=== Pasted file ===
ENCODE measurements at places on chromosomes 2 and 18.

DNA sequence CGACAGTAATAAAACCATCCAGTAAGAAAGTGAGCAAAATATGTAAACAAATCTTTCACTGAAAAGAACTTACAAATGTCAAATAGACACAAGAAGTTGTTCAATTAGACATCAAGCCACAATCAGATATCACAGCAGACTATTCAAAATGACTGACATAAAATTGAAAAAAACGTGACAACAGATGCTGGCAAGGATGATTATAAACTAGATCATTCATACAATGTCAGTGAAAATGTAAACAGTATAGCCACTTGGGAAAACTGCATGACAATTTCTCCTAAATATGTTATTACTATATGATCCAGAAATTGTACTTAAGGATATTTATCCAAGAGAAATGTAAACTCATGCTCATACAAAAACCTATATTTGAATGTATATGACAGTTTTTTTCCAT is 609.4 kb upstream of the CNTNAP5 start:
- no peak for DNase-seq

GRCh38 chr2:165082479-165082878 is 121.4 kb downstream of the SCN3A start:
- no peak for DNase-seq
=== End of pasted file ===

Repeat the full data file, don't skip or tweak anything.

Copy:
ENCODE measurements at places on chromosomes 2 and 18.

DNA sequence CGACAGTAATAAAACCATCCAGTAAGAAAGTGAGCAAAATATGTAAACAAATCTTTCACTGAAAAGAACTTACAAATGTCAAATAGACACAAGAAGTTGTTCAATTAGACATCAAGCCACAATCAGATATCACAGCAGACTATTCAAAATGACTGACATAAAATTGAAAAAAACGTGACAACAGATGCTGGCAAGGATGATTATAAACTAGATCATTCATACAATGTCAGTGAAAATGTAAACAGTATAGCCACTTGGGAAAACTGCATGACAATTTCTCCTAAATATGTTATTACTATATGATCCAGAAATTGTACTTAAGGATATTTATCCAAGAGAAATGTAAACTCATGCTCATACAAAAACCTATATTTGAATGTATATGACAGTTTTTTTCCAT is 609.4 kb upstream of the CNTNAP5 start:
- no peak for DNase-seq

GRCh38 chr2:165082479-165082878 is 121.4 kb downstream of the SCN3A start:
- no peak for DNase-seq